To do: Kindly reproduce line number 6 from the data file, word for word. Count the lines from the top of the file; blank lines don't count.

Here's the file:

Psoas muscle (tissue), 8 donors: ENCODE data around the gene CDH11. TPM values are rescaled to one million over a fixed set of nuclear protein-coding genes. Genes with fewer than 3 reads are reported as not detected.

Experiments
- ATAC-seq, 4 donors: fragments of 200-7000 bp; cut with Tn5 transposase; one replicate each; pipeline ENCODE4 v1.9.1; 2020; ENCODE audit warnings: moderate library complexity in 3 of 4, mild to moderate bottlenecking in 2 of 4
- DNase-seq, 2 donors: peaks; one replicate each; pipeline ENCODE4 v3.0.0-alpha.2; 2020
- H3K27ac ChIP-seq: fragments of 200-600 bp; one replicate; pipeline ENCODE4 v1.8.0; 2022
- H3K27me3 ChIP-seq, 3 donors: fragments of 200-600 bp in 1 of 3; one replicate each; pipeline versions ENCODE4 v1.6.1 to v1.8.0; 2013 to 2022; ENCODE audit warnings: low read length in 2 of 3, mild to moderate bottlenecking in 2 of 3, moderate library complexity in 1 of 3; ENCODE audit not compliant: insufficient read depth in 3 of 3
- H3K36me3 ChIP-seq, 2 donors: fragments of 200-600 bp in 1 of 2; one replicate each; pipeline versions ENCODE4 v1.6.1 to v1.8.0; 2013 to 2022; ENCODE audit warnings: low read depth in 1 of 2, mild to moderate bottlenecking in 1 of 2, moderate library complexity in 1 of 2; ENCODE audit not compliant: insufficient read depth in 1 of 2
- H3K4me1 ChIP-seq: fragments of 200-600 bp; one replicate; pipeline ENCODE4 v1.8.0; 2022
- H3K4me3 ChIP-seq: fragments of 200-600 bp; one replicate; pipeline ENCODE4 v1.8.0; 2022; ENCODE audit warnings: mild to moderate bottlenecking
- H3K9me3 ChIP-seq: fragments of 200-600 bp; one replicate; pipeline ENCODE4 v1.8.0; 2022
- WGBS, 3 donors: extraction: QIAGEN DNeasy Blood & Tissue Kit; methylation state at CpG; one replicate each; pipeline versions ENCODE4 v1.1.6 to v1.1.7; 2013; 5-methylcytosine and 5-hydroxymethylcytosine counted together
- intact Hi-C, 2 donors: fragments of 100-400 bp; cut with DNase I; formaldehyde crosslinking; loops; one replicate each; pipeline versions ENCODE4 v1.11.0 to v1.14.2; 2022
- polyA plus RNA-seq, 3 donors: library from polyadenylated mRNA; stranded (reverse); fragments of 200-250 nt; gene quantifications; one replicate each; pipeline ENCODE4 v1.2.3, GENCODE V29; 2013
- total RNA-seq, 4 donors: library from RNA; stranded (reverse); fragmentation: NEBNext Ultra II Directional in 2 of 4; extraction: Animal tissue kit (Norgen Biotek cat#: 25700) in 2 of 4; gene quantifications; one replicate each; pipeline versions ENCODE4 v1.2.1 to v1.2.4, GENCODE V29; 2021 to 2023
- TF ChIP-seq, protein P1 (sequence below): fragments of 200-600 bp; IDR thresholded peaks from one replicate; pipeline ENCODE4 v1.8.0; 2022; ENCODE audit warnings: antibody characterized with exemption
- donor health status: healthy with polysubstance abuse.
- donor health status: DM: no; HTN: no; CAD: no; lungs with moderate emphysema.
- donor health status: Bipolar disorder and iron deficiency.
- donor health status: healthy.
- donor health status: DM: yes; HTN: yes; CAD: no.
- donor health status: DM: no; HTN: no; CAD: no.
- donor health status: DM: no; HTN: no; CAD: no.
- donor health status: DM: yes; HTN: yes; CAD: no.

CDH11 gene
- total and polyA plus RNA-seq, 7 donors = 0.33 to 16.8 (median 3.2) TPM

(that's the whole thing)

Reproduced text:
- H3K27me3 ChIP-seq, 3 donors: fragments of 200-600 bp in 1 of 3; one replicate each; pipeline versions ENCODE4 v1.6.1 to v1.8.0; 2013 to 2022; ENCODE audit warnings: low read length in 2 of 3, mild to moderate bottlenecking in 2 of 3, moderate library complexity in 1 of 3; ENCODE audit not compliant: insufficient read depth in 3 of 3